His fight against the ruling class
After his fallout with his former allies and current administration, Ruto described President Kenyatta and Odinga as the embodiments of dynastic politics and entitlement. The two are sons of Jomo Kenyatta and Oginga Odinga, Kenya’s first president and first vice president respectively.
As an outsider in Kenya’s political power play, which is dominated by a tiny clique related by family and economic ties and adept at manipulating tribalism to capture the state, Ruto was pushed out by the establishment. However, he found his way back to the masses, his original constituency by appealing directly to them.
Since its independence in 1963, the political and economic power of Kenya has been confined within a group around the country’s first 2 presidents – Kenyatta and Daniel Arap Moi. Raila Odinga joined this group towards the latter years of Moi’s tenure and counted on it to propel him to power in the just concluded elections. The group has leverage over state agencies and the security apparatus, as well as exploited state power to advance commercial interests spread across different areas of the Kenyan economy.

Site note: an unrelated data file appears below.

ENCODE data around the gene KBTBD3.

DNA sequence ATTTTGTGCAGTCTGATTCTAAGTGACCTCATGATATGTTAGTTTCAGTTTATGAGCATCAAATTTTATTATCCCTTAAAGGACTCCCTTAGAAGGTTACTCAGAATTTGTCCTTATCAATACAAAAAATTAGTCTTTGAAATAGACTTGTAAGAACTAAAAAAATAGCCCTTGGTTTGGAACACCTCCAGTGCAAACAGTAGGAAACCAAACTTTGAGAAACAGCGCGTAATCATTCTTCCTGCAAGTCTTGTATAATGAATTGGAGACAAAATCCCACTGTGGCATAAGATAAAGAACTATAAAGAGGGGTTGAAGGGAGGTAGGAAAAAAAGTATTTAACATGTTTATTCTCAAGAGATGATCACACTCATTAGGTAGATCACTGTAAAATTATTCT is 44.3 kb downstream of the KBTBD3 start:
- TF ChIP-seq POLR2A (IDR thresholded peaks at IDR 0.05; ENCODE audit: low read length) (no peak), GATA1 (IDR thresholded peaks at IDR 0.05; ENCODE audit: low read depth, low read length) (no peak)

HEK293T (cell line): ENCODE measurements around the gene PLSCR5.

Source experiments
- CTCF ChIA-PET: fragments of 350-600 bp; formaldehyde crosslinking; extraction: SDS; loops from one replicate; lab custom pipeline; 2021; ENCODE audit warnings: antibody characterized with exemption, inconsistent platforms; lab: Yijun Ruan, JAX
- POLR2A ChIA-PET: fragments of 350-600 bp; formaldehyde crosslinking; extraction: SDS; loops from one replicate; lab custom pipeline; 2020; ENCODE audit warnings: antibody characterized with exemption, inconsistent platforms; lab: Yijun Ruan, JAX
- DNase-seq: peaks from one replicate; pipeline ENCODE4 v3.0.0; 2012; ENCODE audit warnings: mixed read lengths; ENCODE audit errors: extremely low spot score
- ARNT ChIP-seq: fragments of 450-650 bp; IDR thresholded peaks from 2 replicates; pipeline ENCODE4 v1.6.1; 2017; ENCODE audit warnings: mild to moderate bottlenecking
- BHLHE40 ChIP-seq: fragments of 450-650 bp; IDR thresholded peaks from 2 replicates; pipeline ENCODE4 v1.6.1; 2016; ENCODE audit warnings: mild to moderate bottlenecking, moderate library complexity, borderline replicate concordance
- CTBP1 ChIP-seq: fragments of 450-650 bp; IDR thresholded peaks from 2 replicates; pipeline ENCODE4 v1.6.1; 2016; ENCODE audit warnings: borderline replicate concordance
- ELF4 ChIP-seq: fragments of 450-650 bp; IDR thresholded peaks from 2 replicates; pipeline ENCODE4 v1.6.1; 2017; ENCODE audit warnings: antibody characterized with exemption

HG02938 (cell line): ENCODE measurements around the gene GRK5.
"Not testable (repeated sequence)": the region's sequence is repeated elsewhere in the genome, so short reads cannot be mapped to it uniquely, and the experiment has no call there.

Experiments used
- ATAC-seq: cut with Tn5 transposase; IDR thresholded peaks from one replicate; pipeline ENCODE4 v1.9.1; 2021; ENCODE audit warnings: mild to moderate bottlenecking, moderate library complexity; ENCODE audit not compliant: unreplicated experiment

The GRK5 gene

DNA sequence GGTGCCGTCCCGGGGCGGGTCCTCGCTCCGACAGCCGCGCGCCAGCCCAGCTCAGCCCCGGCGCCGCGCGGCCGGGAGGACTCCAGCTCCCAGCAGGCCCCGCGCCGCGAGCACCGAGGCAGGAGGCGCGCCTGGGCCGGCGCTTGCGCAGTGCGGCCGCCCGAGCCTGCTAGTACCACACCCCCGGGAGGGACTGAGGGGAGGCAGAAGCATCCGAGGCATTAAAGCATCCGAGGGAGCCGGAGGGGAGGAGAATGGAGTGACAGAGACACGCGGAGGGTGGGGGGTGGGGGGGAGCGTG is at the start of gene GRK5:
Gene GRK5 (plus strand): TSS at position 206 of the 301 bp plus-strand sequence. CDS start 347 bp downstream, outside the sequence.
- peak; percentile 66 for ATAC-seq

The president-elect despite joining the establishment with his own economic interest, was able to rebrand himself as being against the status quo and a personification of the hopes for the poor with his message resonating with a cross spectrum of the marginalised.
His populist “man-of-the-people” approach, which rejected political dynasties and played on anti-elite sentiment in the country, endeared him to voters.
Ruto’s rhetoric of hustlers against the dynasties got his a lot of traction that helped him to win the presidential election.
What is the President-elect bringing to the table?
Ruto, who headed the Kenya Kwanza (Kenya First) Alliance, would be confronted with economic and social crisis in East Africa’s most advanced economy, where poor Kenyans already reeling from the impact of Covid-19 have been hit by global rises in food and fuel prices, mass youth unemployment and growing debt.
The President-elect campaigned on bottom-up economic model, with focus on dispersal of economic and political opportunities across board and dignifying the poor. It invokes equity, inclusivity, social justice and fair play.
He noted that the model will be geared towards bringing down the cost of living, eradicating hunger, creating jobs, expanding the tax base, improving the country’s foreign exchange balance as well as inclusive growth.
To achieve this, the President-elect and his team will focus on 6 core pillars namely: Agriculture; Micro, Small and Medium Enterprise (MSME) economy; Housing and Settlement; Healthcare; Digital superhighway and creative economy; Environment and climate change.
His hustler slogan was influenced by mass unemployment, poverty, inequalities and state excesses such as extrajudicial killings and high-level corruption.
He had pledged as president to prioritize Kenya’s economy and uplift ordinary citizens.